This Pakistani and Indian-style Keema Matar (Ground Beef and Peas Curry) is an easy, one-pot keema recipe that’s deeply flavorful with no whole spices used. This recipe also includes tips on how to make Keema curry with ground chicken.
Growing up, we ate keema on a regular basis, with Keema Aloo (Ground beef with potatoes) gracing the table a bit more frequently. Keema didn’t quite cause the anticipation of biryani, but it fell into the welcome dinner category. There’s this inexplicable comfort that comes from a bite of keema. I’m sure there’s a scientific explanation for it.
This recipe is similar to my Keema Aloo recipe, but it has a few advantages over it:
1 – It doesn’t include any whole spices, so your toddler’s biting into a black peppercorn won’t result in a theatrical dinner-time tantrum (or is that just mine?).
2 – It comes together even quicker because you don’t have to wait for the potatoes to cook.
3 – It’s incredibly versatile. Use it in buns for a burger, bread for a sandwich, as topping for pizza, sauce for pasta, filling for samosas or puff pastry, and pretty much anywhere you’d use ground meat.
4 – It freezes well. Just warm it up on the stovetop with a splash of water.
Ground Beef vs Ground Chicken
Pakistani keema recipes usually use ground beef, but I often make this with chicken keema. Here are the minor differences you’ll notice if you use chicken instead of ground beef:
-This is an obvious one – beef takes longer to cook. I sauté both chicken and beef for the same amount of time. When I cover and cook, my chicken usually takes 10-12 minutes while my beef takes about 15 minutes to cook.
-I grew up seeing meat being washed and I do the same for most meat. For beef, I always rinse a few times before draining it. But I usually don’t wash ground chicken. Somehow it seems if I wash it I’ll completely deplete the poor chicken of any flavor or fat.
-When making it with chicken, I increase the freshly ground black pepper at the end by half a teaspoon. It works really well with the chicken, giving it a welcome pungency.
Here are some more tips to make Keema Matar:
- I’ve always cooked keema matar with frozen peas, but you can use fresh peas, of course. Just add them earlier in the recipe.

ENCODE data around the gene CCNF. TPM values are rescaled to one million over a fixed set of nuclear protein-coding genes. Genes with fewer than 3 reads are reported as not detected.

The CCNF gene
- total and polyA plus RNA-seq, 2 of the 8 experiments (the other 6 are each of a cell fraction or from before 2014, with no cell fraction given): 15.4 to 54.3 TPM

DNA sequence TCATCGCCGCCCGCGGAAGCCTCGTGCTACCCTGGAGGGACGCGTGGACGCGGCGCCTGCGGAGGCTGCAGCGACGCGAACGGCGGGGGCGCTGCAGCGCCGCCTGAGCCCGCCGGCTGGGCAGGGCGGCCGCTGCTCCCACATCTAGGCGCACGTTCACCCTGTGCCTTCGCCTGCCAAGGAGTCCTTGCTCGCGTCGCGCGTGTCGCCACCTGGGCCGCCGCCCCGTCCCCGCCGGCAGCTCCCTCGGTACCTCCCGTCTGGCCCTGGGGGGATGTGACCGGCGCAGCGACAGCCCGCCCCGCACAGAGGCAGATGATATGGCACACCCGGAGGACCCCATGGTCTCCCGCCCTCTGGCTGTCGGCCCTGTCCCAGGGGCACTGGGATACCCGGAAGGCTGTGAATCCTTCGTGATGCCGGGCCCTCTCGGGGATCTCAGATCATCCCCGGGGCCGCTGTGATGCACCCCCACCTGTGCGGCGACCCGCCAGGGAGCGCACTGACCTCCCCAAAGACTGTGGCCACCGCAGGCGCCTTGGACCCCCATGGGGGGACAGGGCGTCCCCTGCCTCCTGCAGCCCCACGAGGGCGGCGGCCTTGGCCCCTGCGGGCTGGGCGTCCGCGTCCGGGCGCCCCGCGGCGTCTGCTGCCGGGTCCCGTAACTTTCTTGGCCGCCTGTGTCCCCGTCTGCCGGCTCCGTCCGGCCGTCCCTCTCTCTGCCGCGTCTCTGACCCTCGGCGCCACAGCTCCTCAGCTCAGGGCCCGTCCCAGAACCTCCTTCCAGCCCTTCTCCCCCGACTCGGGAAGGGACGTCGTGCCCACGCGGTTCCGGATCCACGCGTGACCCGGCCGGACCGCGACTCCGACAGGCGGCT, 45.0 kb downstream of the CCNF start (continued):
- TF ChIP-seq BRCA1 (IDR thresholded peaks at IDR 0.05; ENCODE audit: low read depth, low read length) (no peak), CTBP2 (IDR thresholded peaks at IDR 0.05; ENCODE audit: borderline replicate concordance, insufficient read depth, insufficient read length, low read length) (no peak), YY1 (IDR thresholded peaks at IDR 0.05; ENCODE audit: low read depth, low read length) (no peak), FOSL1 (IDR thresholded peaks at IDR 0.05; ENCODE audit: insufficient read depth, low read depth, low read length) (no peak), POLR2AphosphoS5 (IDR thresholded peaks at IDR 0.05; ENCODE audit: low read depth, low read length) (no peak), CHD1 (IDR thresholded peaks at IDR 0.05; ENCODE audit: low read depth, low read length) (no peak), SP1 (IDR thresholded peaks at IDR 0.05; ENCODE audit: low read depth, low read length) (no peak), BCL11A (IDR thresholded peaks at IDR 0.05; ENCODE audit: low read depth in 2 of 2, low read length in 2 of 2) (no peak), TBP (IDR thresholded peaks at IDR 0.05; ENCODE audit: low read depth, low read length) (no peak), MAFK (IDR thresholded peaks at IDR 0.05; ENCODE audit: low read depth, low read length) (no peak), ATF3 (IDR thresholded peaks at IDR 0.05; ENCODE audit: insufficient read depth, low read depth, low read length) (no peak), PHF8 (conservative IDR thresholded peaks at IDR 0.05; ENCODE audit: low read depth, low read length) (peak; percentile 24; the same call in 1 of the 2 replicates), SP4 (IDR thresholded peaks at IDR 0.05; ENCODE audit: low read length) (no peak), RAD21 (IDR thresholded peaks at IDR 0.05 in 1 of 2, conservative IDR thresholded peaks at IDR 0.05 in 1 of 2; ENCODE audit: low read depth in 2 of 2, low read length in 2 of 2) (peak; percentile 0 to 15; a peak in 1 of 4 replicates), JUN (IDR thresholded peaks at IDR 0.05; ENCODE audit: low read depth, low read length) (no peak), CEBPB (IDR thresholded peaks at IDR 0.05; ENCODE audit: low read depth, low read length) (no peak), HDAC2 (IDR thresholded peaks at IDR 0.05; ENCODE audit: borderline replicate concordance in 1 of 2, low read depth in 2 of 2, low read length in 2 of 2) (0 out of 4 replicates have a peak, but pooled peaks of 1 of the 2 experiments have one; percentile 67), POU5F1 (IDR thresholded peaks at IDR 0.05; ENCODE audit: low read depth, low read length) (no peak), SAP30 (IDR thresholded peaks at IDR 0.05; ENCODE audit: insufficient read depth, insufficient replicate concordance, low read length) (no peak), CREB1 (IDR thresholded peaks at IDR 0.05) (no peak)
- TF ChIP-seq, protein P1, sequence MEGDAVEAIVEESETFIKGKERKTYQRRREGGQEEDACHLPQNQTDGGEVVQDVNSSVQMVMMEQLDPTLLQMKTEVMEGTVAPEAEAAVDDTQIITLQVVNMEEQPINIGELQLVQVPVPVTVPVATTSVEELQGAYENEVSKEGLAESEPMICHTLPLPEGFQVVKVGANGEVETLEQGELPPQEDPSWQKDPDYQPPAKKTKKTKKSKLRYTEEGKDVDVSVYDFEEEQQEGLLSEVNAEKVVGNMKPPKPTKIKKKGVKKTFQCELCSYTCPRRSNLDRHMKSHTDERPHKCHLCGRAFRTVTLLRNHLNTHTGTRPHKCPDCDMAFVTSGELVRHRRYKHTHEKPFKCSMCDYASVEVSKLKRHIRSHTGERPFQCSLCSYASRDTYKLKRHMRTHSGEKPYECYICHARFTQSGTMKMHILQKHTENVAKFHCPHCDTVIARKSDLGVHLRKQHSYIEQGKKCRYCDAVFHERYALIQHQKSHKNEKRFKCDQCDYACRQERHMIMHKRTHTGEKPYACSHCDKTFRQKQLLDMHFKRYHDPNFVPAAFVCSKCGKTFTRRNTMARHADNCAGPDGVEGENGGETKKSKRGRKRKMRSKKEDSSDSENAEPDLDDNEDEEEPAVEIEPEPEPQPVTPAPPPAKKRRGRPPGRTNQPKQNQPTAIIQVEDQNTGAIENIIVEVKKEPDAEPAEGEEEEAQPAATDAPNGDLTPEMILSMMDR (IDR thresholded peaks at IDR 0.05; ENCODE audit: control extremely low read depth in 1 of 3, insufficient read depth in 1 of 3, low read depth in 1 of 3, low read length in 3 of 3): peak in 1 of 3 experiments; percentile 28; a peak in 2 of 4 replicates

- You may also add potatoes to this recipe (this is quite common, actually). If using potatoes, add them in with the tomatoes, green chili, and yogurt.
- If you use a food processor to chop the tomatoes as I do, it’ll most likely break them down and release enough water to cook the keema. If you’re using Roma tomatoes or other tomatoes with less water quantity, you may have to add a bit of water before or during the meat cooking process.
- Sometimes I use a mild, chopped green chili pepper at the end of cooking to add a bit of fierce but tolerable heat at the end. If you don’t have a mild chili pepper, only add it in the beginning as the recipe calls for.
If you try this recipe, please let me know in the comments below and/or tag me on Instagram so I can see your creations. I love hearing from you!
More Keema recipes for you to try:
Keema Matar (Ground Beef and Peas Curry)
- 3 tbsp neutral oil such as grapeseed or avocado
- 1 medium onion finely chopped
- 5-6 garlic cloves crushed
- 1- inch piece ginger crushed
- 1 lb ground beef or chicken
- 1 medium (or 2 small) tomatoes finely chopped
- 1-2 green chili peppers (such as a small Serrano or Thai chili) chopped
- 1 tbsp plain whole-milk yogurt
- ¾ tsp mild red chili powder or to taste
- ½ tsp turmeric powder
- 1 1/8 tsp kosher salt, divided or to taste
- 1 cup frozen green peas thawed
- 1 small green chili chopped – optional
- 1 tsp freshly ground black pepper
- 1 tsp ground coriander (or coriander powder)
- 1 tsp cumin seeds
- ½ tsp garam masala
- ¼ cup cilantro leaves chopped
- 1/2 tsp fresh lemon or lime juice optional
- Heat a medium-sized pan over high heat. Once hot, add the oil and onions and sauté until the onions are slightly brown, about 8 minutes.
- Add the garlic and ginger, and stir for a minute. Add the ground beef and cook for 4-5 minutes, stirring often, until it’s no longer pink and most of the moisture dries up. Use a wooden spatula to break up the meat into small pieces to ensure no lumps.
- Add the tomato, green chili pepper, yogurt, red chili powder, turmeric, and 1 tsp of the salt and continue to cook for 2 minutes, until the tomatoes start to break down. You’ll notice the liquid in the mixture is beginning come to a boil.
- Lower the heat to medium, cover and allow it to cook for about 15 minutes, stirring once in between. If you feel that there is not enough moisture and the meat is sticking to the bottom of the pan, add ¼ cup water.
- Uncover, and stir in the peas, more green chili pepper (if using), the remaining 1/8 tsp salt, and 1/2 cup water. Cover again and allow the mixture to cook for about 3 minutes, or until the peas are cooked through.
- Add the remaining spices and cilantro listed under ‘after cooking’ and sauté for another minute or two. Taste and adjust salt and spice. Lower the heat to the lowest setting, cover, and allow the flavors to settle for 5 minutes.
- Turn off the heat, add lemon or lime juice, if desired, and serve hot with any kind of bread or rice.